Welcome to the Treehouse Community

The Treehouse Community is a meeting place for developers, designers, and programmers of all backgrounds and skill levels to get support. Collaborate here on code errors or bugs that you need feedback on, or asking for an extra set of eyes on your latest project. Join thousands of Treehouse students and alumni in the community today. (Note: Only Treehouse students can comment or ask questions, but non-students are welcome to browse our conversations.)

Looking to learn something new?

Treehouse offers a seven day free trial for new students. Get access to thousands of hours of content and a supportive community. Start your free trial today.

Java Java Data Structures Getting There Class Review

Menno Gouw
Menno Gouw
2,375 Points

Why has been chosen for Hungarian notation?

I would appreciate a detailed explanation why you have chosen this naming convention and how it helps the coding in any way. Member fields are indicated by starting the name with a lower case (camelCase). Naming these properly would maintain readability, and I have always practiced to put readability at first place during development.

Here you can read a stackoverflow Q/A about it. https://stackoverflow.com/questions/2092098/why-do-most-fields-class-members-in-android-tutorial-start-with-m#_=_

I think it is much more important to teach us to document our code and keep classes small then to prefix field with specific characters.

package com.example;

import java.util.Date;

public class BlogPost {
  private String author;
  private String title;
  private String body;
  private String category;
  private Date creationDate;


-edit- I was not aware this would be posted on the forums. So this might need some more explanation. My above code was rejected and the reason was that it's test expected my field to start with an 'm'. This is called Hungarian notation and I have a strong feeling that this is a bad habit of naming. Although I might be biased because I have never used it myself and rarely seen it. I know it's more common developing for android but this is a java course. I already start to get a headache if I need to name all my field like this in the next lessons, it sure isn't adding to the experience.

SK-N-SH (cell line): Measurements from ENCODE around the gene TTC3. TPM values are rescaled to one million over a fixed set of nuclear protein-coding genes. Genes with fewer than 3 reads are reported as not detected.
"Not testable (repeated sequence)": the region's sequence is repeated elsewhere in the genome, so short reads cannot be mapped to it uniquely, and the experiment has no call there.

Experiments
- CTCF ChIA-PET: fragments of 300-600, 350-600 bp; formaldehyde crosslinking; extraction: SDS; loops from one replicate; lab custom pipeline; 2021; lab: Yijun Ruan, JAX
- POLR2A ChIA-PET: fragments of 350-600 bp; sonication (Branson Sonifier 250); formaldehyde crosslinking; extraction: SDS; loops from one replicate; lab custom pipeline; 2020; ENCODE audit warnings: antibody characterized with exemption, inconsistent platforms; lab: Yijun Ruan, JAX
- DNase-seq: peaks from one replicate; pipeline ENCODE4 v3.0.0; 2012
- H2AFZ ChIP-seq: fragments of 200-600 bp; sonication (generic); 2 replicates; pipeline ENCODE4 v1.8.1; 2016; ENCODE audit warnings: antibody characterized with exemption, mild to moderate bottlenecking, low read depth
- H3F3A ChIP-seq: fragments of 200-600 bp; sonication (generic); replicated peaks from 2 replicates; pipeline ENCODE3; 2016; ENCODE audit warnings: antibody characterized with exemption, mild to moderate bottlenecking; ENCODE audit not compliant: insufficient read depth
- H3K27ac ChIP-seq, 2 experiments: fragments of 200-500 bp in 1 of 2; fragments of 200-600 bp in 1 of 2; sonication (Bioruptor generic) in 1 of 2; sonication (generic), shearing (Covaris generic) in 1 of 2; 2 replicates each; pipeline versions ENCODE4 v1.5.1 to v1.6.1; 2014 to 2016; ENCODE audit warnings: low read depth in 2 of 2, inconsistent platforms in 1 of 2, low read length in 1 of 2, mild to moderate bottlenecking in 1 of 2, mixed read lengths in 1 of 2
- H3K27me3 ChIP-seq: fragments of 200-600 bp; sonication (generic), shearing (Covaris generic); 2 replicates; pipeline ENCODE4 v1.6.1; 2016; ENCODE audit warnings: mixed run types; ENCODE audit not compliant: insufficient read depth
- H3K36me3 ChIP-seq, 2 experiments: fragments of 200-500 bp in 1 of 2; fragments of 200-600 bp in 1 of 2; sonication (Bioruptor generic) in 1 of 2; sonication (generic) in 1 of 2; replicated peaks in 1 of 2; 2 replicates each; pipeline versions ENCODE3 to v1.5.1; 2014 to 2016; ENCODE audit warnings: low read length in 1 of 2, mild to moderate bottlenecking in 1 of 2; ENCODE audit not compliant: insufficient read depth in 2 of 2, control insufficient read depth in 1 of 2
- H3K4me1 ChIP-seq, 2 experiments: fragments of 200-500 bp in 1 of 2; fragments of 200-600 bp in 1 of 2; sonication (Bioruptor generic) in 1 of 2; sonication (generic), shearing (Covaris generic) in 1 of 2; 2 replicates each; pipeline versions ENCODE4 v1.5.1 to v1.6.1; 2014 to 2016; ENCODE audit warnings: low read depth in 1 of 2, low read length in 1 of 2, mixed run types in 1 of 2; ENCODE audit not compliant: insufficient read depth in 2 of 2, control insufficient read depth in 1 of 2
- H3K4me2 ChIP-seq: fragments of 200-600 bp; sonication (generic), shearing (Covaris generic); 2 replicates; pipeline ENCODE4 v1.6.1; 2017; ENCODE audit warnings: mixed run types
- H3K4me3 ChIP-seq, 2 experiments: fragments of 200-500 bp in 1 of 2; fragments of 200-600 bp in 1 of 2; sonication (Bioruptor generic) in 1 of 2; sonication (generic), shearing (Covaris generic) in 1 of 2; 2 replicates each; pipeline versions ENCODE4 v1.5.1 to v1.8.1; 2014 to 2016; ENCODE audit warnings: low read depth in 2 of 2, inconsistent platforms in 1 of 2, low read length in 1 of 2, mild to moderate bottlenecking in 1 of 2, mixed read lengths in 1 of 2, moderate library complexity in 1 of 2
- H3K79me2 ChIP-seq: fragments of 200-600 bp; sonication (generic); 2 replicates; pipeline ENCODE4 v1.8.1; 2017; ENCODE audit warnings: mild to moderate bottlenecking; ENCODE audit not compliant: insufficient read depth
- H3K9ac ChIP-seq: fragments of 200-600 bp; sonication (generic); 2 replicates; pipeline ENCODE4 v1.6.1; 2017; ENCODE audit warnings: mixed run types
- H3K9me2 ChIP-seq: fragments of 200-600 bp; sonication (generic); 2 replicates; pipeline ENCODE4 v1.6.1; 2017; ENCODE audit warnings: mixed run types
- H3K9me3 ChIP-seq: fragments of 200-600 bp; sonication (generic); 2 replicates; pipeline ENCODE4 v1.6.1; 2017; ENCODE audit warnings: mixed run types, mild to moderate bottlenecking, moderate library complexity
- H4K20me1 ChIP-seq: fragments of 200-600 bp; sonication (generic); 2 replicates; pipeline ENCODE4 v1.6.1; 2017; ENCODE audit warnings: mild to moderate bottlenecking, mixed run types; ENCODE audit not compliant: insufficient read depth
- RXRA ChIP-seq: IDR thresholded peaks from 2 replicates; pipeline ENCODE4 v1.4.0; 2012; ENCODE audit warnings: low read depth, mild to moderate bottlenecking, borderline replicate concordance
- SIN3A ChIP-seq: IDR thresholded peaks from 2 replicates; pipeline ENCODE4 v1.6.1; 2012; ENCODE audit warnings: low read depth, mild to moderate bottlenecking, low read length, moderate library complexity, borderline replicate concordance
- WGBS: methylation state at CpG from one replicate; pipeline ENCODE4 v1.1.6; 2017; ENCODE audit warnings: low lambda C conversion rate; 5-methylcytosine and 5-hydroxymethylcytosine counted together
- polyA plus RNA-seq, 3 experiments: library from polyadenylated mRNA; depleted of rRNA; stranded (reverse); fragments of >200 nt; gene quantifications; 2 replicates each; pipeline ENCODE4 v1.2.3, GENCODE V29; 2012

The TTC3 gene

3 Answers

Hi there,

I think some of the older Java courses enforce the use of this notation - the later ones do not. It isn't a requirement across all the courses.


Menno Gouw
Menno Gouw
2,375 Points

Thats good news. I thought I was doing a "new" course anyway since the Java track contains a Lambda course too but I understand a track is just a collection of courses that fit together.

Yes, that's right - the track evolves constantly as new courses and workshops are added/created/updated. I can't see any way of seeing the release date of the course except by downloading the project files. The Java Data Structures download I just did shows a created date of 12th March 2015.

I'd recommend working your way through the track, adhering to the notation requirements but armed with the knowledge that such notation is no longer considered best practice.

Best of luck.


Menno Gouw
Menno Gouw
2,375 Points

I will, but perhaps it's a good idea to consider updating the course since Java remains one of the most used programming languages. Some even claim Java is way on top of the list without any competition. It's the reason I'm doing this course to learn something new in a educational and properly structured way but I have several years experience with java from self teaching it.

I am sure that all the courses are scheduled for review and update at certain intervals. The Treehouse guys need to balance the creation of new content with the curation of older courses that require update, with a finite amount of resource - a conundrum we are all familiar with! There may be a Trello board somewhere to request content & updates - I can only see the Android one but I suspect Craig Dennis will have a Java-specific one too.

Craig Dennis
Craig Dennis
Treehouse Teacher

Hi Menno we are in the process of breaking this course up into many and we will not be using Hungarian notation. These Java courses used to lead into the Android content where labelling member variables was the best practice.

In the Java Objects course (which was refreshed) I do discuss this too.